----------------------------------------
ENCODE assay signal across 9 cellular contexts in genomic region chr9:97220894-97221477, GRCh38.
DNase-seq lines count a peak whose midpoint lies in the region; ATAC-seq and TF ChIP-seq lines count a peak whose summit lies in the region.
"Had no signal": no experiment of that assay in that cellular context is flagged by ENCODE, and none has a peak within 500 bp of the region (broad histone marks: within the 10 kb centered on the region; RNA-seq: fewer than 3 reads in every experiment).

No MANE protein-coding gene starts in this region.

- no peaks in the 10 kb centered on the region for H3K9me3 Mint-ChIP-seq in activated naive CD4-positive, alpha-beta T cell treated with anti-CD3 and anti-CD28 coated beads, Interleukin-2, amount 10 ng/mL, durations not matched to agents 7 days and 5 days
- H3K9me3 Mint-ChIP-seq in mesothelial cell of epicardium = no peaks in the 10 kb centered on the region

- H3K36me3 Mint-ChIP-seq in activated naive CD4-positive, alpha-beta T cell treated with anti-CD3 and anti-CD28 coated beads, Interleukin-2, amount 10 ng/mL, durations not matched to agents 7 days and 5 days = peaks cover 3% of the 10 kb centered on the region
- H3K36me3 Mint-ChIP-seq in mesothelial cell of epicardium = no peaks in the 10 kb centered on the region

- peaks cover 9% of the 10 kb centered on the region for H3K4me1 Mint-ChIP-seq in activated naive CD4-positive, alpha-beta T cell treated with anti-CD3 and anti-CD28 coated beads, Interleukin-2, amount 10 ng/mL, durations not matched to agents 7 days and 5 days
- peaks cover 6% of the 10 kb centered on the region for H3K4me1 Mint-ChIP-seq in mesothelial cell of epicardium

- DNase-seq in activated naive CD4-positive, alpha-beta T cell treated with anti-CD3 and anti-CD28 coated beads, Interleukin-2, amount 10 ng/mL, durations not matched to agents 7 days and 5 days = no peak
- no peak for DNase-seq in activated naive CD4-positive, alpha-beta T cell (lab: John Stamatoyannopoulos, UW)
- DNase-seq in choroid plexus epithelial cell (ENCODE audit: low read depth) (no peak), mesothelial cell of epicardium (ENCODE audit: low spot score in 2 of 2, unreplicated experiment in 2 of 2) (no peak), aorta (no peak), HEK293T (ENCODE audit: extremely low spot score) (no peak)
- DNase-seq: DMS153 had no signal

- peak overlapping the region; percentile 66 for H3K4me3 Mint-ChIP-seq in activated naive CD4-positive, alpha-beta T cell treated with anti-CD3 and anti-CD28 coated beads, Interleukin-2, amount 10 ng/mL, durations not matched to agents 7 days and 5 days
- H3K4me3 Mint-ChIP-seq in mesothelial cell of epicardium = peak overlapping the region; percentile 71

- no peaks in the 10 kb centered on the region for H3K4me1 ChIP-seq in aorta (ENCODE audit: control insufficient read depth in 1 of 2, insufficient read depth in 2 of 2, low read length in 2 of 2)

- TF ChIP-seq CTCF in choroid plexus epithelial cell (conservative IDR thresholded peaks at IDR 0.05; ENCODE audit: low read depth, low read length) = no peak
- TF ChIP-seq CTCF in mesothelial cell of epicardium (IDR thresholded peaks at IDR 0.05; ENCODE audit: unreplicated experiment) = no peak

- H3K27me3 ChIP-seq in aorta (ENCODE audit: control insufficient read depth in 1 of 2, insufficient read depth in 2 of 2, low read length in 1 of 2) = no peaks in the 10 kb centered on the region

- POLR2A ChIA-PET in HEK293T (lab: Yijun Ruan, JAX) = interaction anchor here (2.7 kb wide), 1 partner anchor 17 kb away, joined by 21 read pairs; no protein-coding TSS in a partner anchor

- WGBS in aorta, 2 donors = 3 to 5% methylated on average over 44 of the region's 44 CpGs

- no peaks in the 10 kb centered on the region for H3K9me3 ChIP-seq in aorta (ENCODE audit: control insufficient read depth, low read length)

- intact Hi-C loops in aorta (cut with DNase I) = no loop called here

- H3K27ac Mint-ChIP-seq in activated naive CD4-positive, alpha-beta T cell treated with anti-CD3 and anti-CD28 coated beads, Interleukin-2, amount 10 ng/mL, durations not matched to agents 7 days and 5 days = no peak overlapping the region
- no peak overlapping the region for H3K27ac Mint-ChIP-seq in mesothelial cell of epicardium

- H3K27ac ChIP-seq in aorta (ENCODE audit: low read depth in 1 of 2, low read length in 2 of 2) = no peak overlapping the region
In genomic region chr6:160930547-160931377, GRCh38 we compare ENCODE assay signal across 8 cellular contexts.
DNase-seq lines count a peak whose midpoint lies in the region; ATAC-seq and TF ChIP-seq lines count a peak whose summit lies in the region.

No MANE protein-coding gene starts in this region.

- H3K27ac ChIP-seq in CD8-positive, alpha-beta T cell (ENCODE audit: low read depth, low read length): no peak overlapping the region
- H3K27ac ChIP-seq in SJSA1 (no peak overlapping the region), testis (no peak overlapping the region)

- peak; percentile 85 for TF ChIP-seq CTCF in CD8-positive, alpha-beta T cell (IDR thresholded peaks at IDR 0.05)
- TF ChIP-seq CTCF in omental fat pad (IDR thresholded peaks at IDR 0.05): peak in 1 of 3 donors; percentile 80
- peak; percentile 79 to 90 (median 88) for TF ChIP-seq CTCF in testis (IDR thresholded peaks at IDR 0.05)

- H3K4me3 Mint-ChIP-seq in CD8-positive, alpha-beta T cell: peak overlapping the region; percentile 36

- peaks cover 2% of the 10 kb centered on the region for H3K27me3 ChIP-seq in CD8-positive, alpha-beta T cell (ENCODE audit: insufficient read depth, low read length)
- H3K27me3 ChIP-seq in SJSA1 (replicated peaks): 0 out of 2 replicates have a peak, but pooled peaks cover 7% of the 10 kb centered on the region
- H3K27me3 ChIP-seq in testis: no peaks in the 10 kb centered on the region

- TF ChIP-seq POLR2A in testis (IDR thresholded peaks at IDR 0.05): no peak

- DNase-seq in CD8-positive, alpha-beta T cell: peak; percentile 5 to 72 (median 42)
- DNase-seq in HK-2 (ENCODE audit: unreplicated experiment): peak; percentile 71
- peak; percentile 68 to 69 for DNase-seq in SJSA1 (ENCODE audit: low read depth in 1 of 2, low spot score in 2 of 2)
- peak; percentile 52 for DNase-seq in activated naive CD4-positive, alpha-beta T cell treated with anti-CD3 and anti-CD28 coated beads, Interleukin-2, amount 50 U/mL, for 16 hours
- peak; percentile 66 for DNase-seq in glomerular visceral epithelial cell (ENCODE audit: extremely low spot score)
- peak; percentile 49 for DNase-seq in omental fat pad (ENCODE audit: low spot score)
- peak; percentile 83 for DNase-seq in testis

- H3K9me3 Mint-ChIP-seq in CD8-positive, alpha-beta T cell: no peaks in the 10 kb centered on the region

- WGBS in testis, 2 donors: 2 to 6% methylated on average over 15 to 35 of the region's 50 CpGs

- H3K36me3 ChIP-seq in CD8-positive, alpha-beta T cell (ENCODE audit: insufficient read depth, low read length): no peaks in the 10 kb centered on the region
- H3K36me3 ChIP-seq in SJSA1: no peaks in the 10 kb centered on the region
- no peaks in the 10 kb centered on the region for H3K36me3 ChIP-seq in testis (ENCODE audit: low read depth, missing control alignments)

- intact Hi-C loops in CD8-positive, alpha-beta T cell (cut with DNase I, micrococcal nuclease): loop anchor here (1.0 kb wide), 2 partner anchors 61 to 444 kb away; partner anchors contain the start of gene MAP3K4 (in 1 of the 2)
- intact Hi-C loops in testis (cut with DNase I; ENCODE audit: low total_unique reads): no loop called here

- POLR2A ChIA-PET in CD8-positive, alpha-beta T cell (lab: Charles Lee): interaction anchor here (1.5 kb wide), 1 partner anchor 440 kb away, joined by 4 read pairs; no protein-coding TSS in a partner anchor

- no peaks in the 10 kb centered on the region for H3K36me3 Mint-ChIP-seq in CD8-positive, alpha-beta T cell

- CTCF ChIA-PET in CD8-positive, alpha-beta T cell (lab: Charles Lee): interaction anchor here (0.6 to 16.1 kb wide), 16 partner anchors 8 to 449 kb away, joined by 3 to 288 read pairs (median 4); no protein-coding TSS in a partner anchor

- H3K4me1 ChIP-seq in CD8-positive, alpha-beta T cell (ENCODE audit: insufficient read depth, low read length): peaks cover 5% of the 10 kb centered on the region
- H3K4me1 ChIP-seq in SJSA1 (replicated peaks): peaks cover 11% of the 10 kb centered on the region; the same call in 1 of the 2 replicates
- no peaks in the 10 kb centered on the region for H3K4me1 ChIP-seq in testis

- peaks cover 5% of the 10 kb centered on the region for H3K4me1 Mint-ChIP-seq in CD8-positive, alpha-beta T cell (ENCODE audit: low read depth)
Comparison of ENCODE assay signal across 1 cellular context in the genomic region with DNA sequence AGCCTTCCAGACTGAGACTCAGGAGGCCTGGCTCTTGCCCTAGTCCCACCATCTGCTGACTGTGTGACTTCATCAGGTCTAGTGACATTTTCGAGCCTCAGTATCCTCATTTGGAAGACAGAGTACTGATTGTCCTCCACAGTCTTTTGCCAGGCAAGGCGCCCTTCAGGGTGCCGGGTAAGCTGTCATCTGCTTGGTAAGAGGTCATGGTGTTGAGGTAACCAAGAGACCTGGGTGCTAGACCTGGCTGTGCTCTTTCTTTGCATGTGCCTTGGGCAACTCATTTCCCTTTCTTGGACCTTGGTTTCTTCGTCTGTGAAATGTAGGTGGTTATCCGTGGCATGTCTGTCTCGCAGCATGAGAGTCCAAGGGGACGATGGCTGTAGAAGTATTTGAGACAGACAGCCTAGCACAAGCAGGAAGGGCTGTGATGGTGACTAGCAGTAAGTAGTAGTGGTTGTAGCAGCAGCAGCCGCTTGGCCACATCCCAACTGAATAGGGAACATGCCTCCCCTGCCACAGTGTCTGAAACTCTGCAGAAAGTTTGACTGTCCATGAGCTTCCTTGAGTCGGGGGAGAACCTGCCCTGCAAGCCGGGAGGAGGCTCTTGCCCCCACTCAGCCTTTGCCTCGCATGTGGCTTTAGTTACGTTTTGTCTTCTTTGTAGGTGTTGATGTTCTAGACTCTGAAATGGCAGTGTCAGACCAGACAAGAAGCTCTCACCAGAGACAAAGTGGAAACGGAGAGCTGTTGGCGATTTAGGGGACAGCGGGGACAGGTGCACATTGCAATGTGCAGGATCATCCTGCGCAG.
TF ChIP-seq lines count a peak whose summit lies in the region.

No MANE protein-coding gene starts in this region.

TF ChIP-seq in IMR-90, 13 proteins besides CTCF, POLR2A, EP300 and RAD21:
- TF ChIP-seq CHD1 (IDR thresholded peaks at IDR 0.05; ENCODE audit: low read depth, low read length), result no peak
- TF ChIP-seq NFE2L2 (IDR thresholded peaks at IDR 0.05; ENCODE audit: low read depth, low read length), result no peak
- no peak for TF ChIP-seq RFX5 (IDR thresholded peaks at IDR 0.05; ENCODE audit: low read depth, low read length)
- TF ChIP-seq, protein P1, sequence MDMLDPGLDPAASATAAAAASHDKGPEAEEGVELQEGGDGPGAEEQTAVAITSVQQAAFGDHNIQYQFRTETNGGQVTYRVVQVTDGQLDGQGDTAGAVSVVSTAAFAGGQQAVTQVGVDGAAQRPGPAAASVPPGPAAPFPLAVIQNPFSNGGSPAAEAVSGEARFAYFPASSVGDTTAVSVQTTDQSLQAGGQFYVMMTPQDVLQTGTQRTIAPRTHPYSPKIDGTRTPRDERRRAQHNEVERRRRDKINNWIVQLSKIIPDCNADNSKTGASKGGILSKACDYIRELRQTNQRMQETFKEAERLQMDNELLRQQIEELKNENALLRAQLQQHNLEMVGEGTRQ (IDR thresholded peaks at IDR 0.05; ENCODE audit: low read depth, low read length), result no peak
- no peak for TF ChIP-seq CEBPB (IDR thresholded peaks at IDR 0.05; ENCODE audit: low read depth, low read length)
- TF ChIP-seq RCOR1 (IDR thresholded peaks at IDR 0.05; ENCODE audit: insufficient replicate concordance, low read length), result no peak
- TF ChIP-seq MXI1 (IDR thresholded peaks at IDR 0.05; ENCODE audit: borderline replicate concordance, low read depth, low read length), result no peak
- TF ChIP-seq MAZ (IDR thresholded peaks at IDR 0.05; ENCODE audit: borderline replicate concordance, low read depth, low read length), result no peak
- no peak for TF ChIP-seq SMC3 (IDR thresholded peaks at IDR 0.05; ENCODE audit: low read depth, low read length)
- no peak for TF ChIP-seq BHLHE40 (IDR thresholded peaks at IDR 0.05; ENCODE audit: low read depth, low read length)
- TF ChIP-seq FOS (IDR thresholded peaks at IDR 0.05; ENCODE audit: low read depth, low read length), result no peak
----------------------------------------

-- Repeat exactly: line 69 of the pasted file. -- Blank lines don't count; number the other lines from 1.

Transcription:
- TF ChIP-seq, protein P1, sequence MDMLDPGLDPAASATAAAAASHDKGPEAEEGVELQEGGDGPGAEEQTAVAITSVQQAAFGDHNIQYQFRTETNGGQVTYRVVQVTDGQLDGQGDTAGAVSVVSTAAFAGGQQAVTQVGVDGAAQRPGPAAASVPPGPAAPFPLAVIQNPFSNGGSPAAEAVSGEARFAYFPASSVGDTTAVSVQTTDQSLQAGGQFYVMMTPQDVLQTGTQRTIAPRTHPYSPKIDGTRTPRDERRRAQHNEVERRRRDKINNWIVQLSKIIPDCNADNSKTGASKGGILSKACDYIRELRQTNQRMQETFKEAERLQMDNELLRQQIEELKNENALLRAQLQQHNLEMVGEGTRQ (IDR thresholded peaks at IDR 0.05; ENCODE audit: low read depth, low read length), result no peak